Second, that Defendants knew or in the exercise of ordinary care should have known that if they attempted to enter the Garrett apartment, that there was a reasonable likelihood of an exchange of shots, and

Third, that in the event of such exchange of shots any persons other than Garrett in the apartment would be in a position of danger, and

Fourth, that before taking such action Defendants failed to determine if there were any such persons in a position of danger, and failed to warn of their identity and allow such persons the time or opportunity to remove themselves to a position of safety, and

Fifth, that Defendants were thereby negligent and;

Sixth, that as a direct result of such negligence Plaintiff Frances Clayton sustained damage.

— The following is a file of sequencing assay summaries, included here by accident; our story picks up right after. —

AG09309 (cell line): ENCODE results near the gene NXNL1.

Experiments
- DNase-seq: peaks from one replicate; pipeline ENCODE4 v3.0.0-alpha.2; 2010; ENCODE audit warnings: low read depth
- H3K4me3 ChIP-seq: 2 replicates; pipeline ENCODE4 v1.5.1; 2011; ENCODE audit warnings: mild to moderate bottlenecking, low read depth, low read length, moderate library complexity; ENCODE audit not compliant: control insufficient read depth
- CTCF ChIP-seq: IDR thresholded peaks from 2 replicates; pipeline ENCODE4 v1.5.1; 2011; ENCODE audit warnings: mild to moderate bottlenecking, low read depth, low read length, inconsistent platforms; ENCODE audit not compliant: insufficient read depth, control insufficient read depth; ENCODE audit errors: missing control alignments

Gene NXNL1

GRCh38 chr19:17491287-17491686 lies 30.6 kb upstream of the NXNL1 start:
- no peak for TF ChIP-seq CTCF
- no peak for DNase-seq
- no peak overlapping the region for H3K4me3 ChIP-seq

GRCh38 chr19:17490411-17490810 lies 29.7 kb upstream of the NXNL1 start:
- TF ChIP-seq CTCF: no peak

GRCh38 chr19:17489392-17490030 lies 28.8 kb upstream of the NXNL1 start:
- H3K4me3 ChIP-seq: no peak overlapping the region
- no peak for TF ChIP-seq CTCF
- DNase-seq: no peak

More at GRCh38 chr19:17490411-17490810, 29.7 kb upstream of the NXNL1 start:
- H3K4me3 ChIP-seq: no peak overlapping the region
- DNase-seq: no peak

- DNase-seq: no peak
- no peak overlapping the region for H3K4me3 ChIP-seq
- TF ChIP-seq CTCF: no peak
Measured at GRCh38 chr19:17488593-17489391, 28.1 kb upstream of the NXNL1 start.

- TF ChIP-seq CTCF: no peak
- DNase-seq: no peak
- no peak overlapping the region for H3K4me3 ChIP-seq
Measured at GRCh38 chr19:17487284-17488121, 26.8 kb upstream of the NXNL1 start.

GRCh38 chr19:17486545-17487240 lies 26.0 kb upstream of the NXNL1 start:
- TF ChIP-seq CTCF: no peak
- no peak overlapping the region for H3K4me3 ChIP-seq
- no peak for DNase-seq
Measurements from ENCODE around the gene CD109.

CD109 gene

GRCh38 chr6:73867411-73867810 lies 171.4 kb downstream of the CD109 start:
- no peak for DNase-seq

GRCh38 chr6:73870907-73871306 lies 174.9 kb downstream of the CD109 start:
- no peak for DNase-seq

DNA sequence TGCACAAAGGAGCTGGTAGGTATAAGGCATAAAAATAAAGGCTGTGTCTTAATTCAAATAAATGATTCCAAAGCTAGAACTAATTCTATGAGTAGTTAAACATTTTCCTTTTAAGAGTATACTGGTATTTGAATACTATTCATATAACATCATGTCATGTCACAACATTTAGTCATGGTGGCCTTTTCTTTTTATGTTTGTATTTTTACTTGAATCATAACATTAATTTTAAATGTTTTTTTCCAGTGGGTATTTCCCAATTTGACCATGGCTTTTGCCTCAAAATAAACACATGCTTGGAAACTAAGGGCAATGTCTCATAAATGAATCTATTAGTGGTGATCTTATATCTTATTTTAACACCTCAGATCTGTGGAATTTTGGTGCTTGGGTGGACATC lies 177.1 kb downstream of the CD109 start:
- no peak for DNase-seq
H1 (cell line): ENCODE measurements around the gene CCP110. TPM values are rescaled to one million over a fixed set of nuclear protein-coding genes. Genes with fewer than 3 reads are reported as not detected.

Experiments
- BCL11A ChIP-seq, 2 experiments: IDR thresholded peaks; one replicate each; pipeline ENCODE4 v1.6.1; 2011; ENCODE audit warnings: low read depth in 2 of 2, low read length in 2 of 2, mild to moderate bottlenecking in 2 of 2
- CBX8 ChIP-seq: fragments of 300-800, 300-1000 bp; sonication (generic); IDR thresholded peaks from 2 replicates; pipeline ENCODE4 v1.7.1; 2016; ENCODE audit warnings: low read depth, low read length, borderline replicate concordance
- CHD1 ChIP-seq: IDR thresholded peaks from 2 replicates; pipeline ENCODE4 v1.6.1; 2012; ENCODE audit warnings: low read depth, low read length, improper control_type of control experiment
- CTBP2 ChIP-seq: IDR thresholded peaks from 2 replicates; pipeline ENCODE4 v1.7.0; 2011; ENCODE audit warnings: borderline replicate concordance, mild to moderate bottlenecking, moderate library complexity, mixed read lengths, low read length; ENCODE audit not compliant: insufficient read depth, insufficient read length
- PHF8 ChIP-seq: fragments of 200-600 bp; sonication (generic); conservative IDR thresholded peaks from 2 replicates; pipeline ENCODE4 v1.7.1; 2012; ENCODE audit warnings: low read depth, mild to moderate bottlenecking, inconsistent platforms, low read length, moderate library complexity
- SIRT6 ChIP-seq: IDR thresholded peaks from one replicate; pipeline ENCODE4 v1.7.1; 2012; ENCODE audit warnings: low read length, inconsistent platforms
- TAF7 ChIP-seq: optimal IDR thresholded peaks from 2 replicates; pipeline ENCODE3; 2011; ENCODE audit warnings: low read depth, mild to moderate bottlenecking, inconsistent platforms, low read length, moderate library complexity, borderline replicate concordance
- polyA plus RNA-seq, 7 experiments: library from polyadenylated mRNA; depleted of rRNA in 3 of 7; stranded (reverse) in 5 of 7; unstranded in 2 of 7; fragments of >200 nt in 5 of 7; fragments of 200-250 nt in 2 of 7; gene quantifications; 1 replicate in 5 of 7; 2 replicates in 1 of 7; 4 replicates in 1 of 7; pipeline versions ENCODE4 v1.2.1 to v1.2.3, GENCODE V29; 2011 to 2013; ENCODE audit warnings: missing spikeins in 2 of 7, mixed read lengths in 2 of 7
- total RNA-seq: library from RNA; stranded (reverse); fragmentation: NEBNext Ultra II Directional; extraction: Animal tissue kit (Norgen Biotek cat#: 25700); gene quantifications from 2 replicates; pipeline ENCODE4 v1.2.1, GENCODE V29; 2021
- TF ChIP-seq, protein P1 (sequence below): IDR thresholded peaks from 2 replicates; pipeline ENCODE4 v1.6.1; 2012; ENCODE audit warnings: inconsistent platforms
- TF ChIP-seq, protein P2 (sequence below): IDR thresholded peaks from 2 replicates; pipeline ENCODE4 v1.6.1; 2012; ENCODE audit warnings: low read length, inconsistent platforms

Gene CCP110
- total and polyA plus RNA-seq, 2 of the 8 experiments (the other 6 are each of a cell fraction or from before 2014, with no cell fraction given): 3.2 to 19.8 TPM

These are, manifestly, submissions of ordinary negligence. The plaintiff argues vigorously that such is the proper standard, asking rhetorically whether the police are to be the ultimate judges of the reasonableness of their own conduct. The defendants argue for a higher threshold of liability, citing cases going back to Reed v. Conway, 20 Mo. 15 (1854), to which they trace the doctrine of official immunity discussed below.

The parties and the court of appeals have cited us to many cases, from Missouri and elsewhere, in which civil claims have been made against law enforcement officers. Extensive annotations are cited. 1 We have supplemented their research by our own efforts. Surprisingly few cases are close to this one factually. The numerous cases in which police officers have deliberately initiated the use of deadly force, as when a shooting or stabbing seems imminent, or to effect the arrest of a fleeing felon, or to prevent escape of a prisoner, are of little...